Wednesday, July 14, 2010


I will finish that chart, honest. I've just been completely slammed, and have next to no free time. Ugh.

Last night, we played our first game of Paragon tier DnD. It can be summed up easily by the following phrase, "What just happened?". The entire session was a total and complete surprise. Paragon tier looks innocuous enough, at first glance. Your stats increase by one, you get a feat, you pick a Paragon Path and gain some abilities, and any scaling feats increase. It's a lot of little things that add up to one big thing, your party can now completely explode with awesome.

Everyone gets an extra encounter power, which is sort of scary by itself. This encounter power is going to be very attractive and have some real flash to it, as well. These powers are going to really emphasize your class roll in a way that hasn't quite been seen previously. Sure, it depends on the path you take, but count on your power being impressive. Some examples, a defender power that lets you permanently mark another creature until the end of combat, and it does decent damage. Not amazing damage, but solid damage. A controller power that let's you remove a target from the board until it successfully saves. Striker powers get additional damage kickers and start targetting multiple targets.

Not to mention the passive scaling. Leaders become gnarly. Their healing ability, long overdue for some love by this point, increases and becomes awesome again. Strikers get an additional damage kicker. Defenders...stay the same really. Controllers get some bonuses. Some feats scale, but not others. Hitpoints increase, some damage increases, some defenses increase. It's really amazing how these little changes all start to add up.

Now, the worst part about all of this is your action point action becomes utterly explosive. Every Paragon Path lets you do something else when you action point. The worst of these lets you take another action afterwards. The best just do something like passive resistances until the end of your next turn, or every enemy within X takes damage. Those are great for the person running the game, which is why I am terming them the best here. The extra actions let you really devastate an opponent. As an example, last night, as an assaulting swordmage, I made an immediate reaction and hit, raising my defenses by two, and my to hit by two. My turn went, I used a daily and targetted two creatures with attacks. I action pointed, made my attack, missed, but because I action pointed, I got a melee basic attack after that resolved. That's five attacks I got to make that round. That's pretty awful to resolve for anyone running the game. I was just one player, so this was happening all around the table as this was checked out last night.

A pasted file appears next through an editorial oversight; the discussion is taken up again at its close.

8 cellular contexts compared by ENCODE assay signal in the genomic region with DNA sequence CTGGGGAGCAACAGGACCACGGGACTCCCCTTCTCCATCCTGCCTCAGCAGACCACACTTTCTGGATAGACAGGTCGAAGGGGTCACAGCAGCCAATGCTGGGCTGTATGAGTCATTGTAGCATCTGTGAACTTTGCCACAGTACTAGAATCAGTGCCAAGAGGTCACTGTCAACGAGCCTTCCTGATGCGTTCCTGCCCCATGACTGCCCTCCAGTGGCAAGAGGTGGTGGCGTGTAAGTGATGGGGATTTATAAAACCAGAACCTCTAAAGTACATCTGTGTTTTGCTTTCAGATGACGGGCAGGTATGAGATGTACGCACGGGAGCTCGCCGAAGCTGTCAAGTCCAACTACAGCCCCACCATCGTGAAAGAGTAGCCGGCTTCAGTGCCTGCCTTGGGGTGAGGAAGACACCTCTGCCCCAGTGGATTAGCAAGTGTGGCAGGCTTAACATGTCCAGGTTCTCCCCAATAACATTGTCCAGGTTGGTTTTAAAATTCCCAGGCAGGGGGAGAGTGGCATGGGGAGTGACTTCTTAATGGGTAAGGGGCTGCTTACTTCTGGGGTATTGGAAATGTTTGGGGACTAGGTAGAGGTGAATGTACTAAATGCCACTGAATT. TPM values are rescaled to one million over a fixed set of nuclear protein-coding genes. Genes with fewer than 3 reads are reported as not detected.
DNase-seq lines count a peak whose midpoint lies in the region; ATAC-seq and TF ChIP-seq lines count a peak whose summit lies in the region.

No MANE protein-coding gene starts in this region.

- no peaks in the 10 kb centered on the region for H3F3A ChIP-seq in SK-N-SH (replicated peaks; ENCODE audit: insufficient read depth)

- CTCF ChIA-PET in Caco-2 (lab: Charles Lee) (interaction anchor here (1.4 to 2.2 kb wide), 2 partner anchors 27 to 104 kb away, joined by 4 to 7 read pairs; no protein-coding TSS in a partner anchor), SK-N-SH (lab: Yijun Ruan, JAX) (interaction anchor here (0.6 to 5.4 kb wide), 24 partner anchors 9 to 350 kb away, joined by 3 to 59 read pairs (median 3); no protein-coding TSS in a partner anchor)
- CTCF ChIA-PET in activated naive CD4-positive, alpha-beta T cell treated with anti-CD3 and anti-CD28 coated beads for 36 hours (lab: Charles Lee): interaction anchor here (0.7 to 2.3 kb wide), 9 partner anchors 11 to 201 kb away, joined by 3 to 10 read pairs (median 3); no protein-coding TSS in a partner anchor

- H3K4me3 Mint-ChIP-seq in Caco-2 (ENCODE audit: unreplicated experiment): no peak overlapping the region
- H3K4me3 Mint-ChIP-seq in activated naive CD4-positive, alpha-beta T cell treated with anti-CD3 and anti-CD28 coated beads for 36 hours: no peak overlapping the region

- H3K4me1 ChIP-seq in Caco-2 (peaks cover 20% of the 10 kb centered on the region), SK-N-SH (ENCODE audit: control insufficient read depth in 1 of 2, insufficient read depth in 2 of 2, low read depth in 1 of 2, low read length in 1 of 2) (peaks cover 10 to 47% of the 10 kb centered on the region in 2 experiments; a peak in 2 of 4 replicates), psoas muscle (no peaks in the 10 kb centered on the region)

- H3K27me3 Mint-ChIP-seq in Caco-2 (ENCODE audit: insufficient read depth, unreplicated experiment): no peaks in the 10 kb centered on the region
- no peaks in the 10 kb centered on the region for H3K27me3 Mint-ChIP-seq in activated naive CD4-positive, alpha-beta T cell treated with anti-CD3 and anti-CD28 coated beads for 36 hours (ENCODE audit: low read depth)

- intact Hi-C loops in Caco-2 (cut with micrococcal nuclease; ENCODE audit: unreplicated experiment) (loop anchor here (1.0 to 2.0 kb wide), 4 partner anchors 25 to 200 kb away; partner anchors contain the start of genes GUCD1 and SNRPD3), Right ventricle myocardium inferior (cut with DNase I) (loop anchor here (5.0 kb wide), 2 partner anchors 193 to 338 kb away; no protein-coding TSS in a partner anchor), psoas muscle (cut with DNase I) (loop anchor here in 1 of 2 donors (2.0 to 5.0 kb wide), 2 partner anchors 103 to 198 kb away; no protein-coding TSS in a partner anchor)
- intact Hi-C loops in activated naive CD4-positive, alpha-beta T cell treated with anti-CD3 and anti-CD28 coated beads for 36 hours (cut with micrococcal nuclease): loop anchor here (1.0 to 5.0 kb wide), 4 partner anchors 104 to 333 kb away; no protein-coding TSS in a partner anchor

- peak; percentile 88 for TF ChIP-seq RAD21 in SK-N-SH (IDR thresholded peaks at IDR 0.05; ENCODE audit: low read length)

The practical knowledge gained is hard to decipher at first, but I wrote about the converse of this not too long ago talking about the NPC level gap when you get to eight or ninth level. This is directly the opposite. All of a sudden monsters need to change and the encounters have to change as we catch up and slightly surpass them. I was expecting a little bit of this, but not quite the dramatic shift that we saw last night.

I really wouldn't say that I go out of my way to powergame my swordmage. I've made a conscious effort to make him a good defender after we had a pseudo defender leave the game, because he moved. I took feats that increase my defenses, allowed me to wear better armor, and I will be taking another feat to let me mark more targets. It's nothing awful, but all of a sudden, I'm damn near impossible to hit, unless we start fighting much tougher opponents.

One of the things not really expressed well in texts is that encounters NEED to increase when the players reach paragon tier. The information is there, it's just not obvious. If I haven't been scouring the books lately to find obscure corner cases for games I run, I wouldn't know that minions are now 5:1 instead of 4:1 for each encounter. I wouldn't know that you need an extra monster per encounter now. It's weird, but it does make sense. Experience totals become more of a way to judge encounters than by levels now. It does make sense scaling wise, but it becomes tougher to run. You have to vary your encounters up more monster type wise, and your level ranges are going to go from -2 to +3 on monster in each fight. It does make the fights more varied and unique, but it's a massive style shift in running.

These awkward transitions are something the game could definitely handle better.

1 comment:

  1. The leap was staggering, to be sure. I was simply not prepared for the amount that my bard's healing increased by, the supreme whoopass that the sorcerer and barbarian were able to belt out, and the fact that creatures which had given us such a hard time the previous session were now swept away like so much detritus.